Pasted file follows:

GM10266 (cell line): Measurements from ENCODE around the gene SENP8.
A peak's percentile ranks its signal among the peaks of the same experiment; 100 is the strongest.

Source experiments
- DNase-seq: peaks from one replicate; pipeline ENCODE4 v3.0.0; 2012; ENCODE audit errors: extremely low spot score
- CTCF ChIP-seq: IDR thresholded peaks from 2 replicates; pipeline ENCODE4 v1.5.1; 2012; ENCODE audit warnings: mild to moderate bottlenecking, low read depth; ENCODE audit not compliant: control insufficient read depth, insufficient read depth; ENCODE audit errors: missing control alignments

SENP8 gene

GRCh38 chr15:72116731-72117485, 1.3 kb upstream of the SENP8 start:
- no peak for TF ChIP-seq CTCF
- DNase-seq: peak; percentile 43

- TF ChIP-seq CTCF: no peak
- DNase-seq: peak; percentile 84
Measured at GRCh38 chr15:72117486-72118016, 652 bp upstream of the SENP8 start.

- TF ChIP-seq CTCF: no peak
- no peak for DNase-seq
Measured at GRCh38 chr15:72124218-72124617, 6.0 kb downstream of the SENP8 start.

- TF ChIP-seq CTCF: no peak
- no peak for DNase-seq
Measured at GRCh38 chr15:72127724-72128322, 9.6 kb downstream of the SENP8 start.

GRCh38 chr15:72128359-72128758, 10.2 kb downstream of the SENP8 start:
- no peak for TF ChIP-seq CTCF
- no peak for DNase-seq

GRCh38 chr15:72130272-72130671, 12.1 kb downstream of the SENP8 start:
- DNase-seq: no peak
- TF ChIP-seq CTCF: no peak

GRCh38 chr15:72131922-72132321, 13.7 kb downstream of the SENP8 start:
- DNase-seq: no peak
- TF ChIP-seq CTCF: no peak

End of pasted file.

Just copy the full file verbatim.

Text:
GM10266 (cell line): Measurements from ENCODE around the gene SENP8.
A peak's percentile ranks its signal among the peaks of the same experiment; 100 is the strongest.

Source experiments
- DNase-seq: peaks from one replicate; pipeline ENCODE4 v3.0.0; 2012; ENCODE audit errors: extremely low spot score
- CTCF ChIP-seq: IDR thresholded peaks from 2 replicates; pipeline ENCODE4 v1.5.1; 2012; ENCODE audit warnings: mild to moderate bottlenecking, low read depth; ENCODE audit not compliant: control insufficient read depth, insufficient read depth; ENCODE audit errors: missing control alignments

SENP8 gene

GRCh38 chr15:72116731-72117485, 1.3 kb upstream of the SENP8 start:
- no peak for TF ChIP-seq CTCF
- DNase-seq: peak; percentile 43

- TF ChIP-seq CTCF: no peak
- DNase-seq: peak; percentile 84
Measured at GRCh38 chr15:72117486-72118016, 652 bp upstream of the SENP8 start.

- TF ChIP-seq CTCF: no peak
- no peak for DNase-seq
Measured at GRCh38 chr15:72124218-72124617, 6.0 kb downstream of the SENP8 start.

- TF ChIP-seq CTCF: no peak
- no peak for DNase-seq
Measured at GRCh38 chr15:72127724-72128322, 9.6 kb downstream of the SENP8 start.

GRCh38 chr15:72128359-72128758, 10.2 kb downstream of the SENP8 start:
- no peak for TF ChIP-seq CTCF
- no peak for DNase-seq

GRCh38 chr15:72130272-72130671, 12.1 kb downstream of the SENP8 start:
- DNase-seq: no peak
- TF ChIP-seq CTCF: no peak

GRCh38 chr15:72131922-72132321, 13.7 kb downstream of the SENP8 start:
- DNase-seq: no peak
- TF ChIP-seq CTCF: no peak